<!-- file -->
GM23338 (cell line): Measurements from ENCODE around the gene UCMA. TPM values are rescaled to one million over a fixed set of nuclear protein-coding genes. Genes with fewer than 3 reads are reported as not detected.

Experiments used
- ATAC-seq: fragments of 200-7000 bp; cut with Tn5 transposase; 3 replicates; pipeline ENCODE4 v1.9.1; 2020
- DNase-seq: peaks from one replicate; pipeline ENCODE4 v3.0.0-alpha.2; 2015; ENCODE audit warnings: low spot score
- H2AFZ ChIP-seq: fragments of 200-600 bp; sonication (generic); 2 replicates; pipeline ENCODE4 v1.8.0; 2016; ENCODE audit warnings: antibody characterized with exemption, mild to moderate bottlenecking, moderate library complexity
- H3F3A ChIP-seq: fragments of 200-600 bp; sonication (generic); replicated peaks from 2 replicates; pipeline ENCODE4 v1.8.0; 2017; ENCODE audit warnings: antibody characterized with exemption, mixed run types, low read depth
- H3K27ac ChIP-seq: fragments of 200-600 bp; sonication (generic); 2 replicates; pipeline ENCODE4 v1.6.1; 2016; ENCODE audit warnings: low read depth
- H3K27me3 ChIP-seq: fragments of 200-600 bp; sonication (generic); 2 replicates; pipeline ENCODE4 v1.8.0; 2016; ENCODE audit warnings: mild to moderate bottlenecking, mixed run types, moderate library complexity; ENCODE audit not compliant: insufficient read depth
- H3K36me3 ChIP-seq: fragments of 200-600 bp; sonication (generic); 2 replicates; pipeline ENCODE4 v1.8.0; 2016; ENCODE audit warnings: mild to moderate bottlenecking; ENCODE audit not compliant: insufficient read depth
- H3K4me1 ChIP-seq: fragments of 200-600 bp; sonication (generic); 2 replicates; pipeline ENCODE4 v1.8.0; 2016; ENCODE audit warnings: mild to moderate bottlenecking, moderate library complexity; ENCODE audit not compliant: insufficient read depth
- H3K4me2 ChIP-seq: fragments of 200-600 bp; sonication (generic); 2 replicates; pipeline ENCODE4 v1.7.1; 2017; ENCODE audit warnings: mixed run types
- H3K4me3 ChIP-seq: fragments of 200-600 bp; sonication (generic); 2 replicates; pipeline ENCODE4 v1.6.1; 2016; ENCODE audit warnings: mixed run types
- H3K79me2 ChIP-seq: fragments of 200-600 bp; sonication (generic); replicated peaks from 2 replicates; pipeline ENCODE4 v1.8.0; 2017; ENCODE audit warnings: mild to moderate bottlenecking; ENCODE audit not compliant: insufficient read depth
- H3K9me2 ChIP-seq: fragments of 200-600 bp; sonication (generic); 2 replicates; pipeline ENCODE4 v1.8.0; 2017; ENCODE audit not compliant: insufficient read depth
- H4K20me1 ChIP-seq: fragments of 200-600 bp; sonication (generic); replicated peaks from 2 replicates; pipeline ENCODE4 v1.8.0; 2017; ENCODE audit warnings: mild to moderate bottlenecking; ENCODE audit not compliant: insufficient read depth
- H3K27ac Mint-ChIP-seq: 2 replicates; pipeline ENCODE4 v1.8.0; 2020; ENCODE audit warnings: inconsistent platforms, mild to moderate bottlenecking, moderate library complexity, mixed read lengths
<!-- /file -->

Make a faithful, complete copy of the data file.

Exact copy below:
GM23338 (cell line): Measurements from ENCODE around the gene UCMA. TPM values are rescaled to one million over a fixed set of nuclear protein-coding genes. Genes with fewer than 3 reads are reported as not detected.

Experiments used
- ATAC-seq: fragments of 200-7000 bp; cut with Tn5 transposase; 3 replicates; pipeline ENCODE4 v1.9.1; 2020
- DNase-seq: peaks from one replicate; pipeline ENCODE4 v3.0.0-alpha.2; 2015; ENCODE audit warnings: low spot score
- H2AFZ ChIP-seq: fragments of 200-600 bp; sonication (generic); 2 replicates; pipeline ENCODE4 v1.8.0; 2016; ENCODE audit warnings: antibody characterized with exemption, mild to moderate bottlenecking, moderate library complexity
- H3F3A ChIP-seq: fragments of 200-600 bp; sonication (generic); replicated peaks from 2 replicates; pipeline ENCODE4 v1.8.0; 2017; ENCODE audit warnings: antibody characterized with exemption, mixed run types, low read depth
- H3K27ac ChIP-seq: fragments of 200-600 bp; sonication (generic); 2 replicates; pipeline ENCODE4 v1.6.1; 2016; ENCODE audit warnings: low read depth
- H3K27me3 ChIP-seq: fragments of 200-600 bp; sonication (generic); 2 replicates; pipeline ENCODE4 v1.8.0; 2016; ENCODE audit warnings: mild to moderate bottlenecking, mixed run types, moderate library complexity; ENCODE audit not compliant: insufficient read depth
- H3K36me3 ChIP-seq: fragments of 200-600 bp; sonication (generic); 2 replicates; pipeline ENCODE4 v1.8.0; 2016; ENCODE audit warnings: mild to moderate bottlenecking; ENCODE audit not compliant: insufficient read depth
- H3K4me1 ChIP-seq: fragments of 200-600 bp; sonication (generic); 2 replicates; pipeline ENCODE4 v1.8.0; 2016; ENCODE audit warnings: mild to moderate bottlenecking, moderate library complexity; ENCODE audit not compliant: insufficient read depth
- H3K4me2 ChIP-seq: fragments of 200-600 bp; sonication (generic); 2 replicates; pipeline ENCODE4 v1.7.1; 2017; ENCODE audit warnings: mixed run types
- H3K4me3 ChIP-seq: fragments of 200-600 bp; sonication (generic); 2 replicates; pipeline ENCODE4 v1.6.1; 2016; ENCODE audit warnings: mixed run types
- H3K79me2 ChIP-seq: fragments of 200-600 bp; sonication (generic); replicated peaks from 2 replicates; pipeline ENCODE4 v1.8.0; 2017; ENCODE audit warnings: mild to moderate bottlenecking; ENCODE audit not compliant: insufficient read depth
- H3K9me2 ChIP-seq: fragments of 200-600 bp; sonication (generic); 2 replicates; pipeline ENCODE4 v1.8.0; 2017; ENCODE audit not compliant: insufficient read depth
- H4K20me1 ChIP-seq: fragments of 200-600 bp; sonication (generic); replicated peaks from 2 replicates; pipeline ENCODE4 v1.8.0; 2017; ENCODE audit warnings: mild to moderate bottlenecking; ENCODE audit not compliant: insufficient read depth
- H3K27ac Mint-ChIP-seq: 2 replicates; pipeline ENCODE4 v1.8.0; 2020; ENCODE audit warnings: inconsistent platforms, mild to moderate bottlenecking, moderate library complexity, mixed read lengths